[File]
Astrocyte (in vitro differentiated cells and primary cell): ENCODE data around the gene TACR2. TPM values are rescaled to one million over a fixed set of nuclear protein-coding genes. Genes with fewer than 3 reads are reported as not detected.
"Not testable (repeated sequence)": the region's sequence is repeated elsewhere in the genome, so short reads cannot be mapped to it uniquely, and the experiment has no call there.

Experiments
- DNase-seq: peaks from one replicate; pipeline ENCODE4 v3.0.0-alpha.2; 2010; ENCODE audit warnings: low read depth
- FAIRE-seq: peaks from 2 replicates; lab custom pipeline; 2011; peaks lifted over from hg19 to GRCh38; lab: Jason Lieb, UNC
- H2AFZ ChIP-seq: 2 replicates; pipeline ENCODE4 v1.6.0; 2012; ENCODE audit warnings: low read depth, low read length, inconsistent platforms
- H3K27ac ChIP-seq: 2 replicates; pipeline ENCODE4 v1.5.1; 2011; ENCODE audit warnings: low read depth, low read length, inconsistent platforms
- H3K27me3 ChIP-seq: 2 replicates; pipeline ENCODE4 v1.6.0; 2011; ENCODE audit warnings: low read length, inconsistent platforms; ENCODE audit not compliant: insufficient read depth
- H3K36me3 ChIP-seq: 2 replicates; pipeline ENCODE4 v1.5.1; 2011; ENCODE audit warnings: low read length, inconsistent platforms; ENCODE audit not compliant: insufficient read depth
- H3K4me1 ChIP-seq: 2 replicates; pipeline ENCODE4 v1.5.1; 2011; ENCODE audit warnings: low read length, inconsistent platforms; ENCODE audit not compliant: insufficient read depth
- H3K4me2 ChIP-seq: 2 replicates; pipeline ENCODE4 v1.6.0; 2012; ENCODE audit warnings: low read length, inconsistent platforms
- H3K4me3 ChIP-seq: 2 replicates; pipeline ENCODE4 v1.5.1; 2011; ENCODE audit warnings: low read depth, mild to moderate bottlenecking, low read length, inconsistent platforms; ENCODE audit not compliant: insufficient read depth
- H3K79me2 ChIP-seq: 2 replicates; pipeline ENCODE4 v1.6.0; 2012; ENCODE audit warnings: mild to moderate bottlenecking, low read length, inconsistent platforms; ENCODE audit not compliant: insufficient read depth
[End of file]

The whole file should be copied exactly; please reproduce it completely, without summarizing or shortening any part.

Astrocyte (in vitro differentiated cells and primary cell): ENCODE data around the gene TACR2. TPM values are rescaled to one million over a fixed set of nuclear protein-coding genes. Genes with fewer than 3 reads are reported as not detected.
"Not testable (repeated sequence)": the region's sequence is repeated elsewhere in the genome, so short reads cannot be mapped to it uniquely, and the experiment has no call there.

Experiments
- DNase-seq: peaks from one replicate; pipeline ENCODE4 v3.0.0-alpha.2; 2010; ENCODE audit warnings: low read depth
- FAIRE-seq: peaks from 2 replicates; lab custom pipeline; 2011; peaks lifted over from hg19 to GRCh38; lab: Jason Lieb, UNC
- H2AFZ ChIP-seq: 2 replicates; pipeline ENCODE4 v1.6.0; 2012; ENCODE audit warnings: low read depth, low read length, inconsistent platforms
- H3K27ac ChIP-seq: 2 replicates; pipeline ENCODE4 v1.5.1; 2011; ENCODE audit warnings: low read depth, low read length, inconsistent platforms
- H3K27me3 ChIP-seq: 2 replicates; pipeline ENCODE4 v1.6.0; 2011; ENCODE audit warnings: low read length, inconsistent platforms; ENCODE audit not compliant: insufficient read depth
- H3K36me3 ChIP-seq: 2 replicates; pipeline ENCODE4 v1.5.1; 2011; ENCODE audit warnings: low read length, inconsistent platforms; ENCODE audit not compliant: insufficient read depth
- H3K4me1 ChIP-seq: 2 replicates; pipeline ENCODE4 v1.5.1; 2011; ENCODE audit warnings: low read length, inconsistent platforms; ENCODE audit not compliant: insufficient read depth
- H3K4me2 ChIP-seq: 2 replicates; pipeline ENCODE4 v1.6.0; 2012; ENCODE audit warnings: low read length, inconsistent platforms
- H3K4me3 ChIP-seq: 2 replicates; pipeline ENCODE4 v1.5.1; 2011; ENCODE audit warnings: low read depth, mild to moderate bottlenecking, low read length, inconsistent platforms; ENCODE audit not compliant: insufficient read depth
- H3K79me2 ChIP-seq: 2 replicates; pipeline ENCODE4 v1.6.0; 2012; ENCODE audit warnings: mild to moderate bottlenecking, low read length, inconsistent platforms; ENCODE audit not compliant: insufficient read depth